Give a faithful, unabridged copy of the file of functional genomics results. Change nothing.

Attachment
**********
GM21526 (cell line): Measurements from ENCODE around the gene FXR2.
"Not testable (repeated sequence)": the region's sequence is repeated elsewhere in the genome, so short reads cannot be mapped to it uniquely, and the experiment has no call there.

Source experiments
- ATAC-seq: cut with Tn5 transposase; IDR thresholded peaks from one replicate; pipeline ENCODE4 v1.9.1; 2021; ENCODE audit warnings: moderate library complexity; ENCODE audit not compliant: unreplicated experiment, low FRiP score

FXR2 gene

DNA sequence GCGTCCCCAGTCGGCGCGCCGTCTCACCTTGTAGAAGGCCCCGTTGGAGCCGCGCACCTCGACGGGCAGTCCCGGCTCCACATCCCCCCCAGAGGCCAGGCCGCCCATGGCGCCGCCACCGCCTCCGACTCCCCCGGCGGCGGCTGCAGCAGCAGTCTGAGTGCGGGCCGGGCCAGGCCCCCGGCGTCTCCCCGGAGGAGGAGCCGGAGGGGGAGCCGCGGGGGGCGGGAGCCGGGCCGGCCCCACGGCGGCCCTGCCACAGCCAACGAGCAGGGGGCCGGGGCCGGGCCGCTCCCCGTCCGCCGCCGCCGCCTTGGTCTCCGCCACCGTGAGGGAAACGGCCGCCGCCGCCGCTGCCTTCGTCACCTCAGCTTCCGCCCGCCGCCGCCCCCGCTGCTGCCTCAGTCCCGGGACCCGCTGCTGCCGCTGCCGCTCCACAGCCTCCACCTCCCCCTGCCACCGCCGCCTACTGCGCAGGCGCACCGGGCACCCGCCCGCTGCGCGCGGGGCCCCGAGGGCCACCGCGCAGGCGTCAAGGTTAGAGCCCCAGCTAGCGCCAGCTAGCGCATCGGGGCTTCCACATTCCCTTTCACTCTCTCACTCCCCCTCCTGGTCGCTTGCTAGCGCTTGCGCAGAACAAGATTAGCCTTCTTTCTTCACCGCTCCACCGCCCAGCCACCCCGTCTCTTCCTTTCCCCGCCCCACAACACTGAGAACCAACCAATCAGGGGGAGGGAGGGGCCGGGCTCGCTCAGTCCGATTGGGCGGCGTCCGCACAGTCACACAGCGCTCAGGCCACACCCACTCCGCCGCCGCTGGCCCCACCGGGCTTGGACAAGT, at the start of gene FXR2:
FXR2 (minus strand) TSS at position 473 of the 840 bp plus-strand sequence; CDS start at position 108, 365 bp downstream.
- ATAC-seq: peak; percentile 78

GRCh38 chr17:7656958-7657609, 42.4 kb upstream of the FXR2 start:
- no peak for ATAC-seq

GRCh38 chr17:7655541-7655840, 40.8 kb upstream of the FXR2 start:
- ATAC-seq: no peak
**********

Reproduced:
GM21526 (cell line): Measurements from ENCODE around the gene FXR2.
"Not testable (repeated sequence)": the region's sequence is repeated elsewhere in the genome, so short reads cannot be mapped to it uniquely, and the experiment has no call there.

Source experiments
- ATAC-seq: cut with Tn5 transposase; IDR thresholded peaks from one replicate; pipeline ENCODE4 v1.9.1; 2021; ENCODE audit warnings: moderate library complexity; ENCODE audit not compliant: unreplicated experiment, low FRiP score

FXR2 gene

DNA sequence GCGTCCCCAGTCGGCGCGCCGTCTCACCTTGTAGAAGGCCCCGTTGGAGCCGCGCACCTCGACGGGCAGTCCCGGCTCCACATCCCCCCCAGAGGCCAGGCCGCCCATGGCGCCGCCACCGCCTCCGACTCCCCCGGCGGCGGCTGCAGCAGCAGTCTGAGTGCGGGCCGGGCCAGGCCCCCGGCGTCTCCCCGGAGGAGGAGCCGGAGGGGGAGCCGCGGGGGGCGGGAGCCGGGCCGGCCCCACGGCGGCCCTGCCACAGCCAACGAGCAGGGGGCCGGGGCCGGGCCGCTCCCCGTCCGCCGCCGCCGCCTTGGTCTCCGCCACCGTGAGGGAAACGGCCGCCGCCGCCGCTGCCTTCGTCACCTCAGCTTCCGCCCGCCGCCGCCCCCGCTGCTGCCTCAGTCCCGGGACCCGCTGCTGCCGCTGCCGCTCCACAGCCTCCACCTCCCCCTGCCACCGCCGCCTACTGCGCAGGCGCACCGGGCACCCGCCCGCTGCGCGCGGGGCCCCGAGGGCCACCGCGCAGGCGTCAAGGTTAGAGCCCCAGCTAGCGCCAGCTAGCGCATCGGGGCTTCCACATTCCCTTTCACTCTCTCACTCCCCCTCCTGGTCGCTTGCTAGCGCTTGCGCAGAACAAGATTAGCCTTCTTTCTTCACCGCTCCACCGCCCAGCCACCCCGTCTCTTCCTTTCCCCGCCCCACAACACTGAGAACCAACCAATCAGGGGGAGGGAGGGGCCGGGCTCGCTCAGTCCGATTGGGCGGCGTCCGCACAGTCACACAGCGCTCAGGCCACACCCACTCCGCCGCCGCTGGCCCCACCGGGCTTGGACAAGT, at the start of gene FXR2:
FXR2 (minus strand) TSS at position 473 of the 840 bp plus-strand sequence; CDS start at position 108, 365 bp downstream.
- ATAC-seq: peak; percentile 78

GRCh38 chr17:7656958-7657609, 42.4 kb upstream of the FXR2 start:
- no peak for ATAC-seq

GRCh38 chr17:7655541-7655840, 40.8 kb upstream of the FXR2 start:
- ATAC-seq: no peak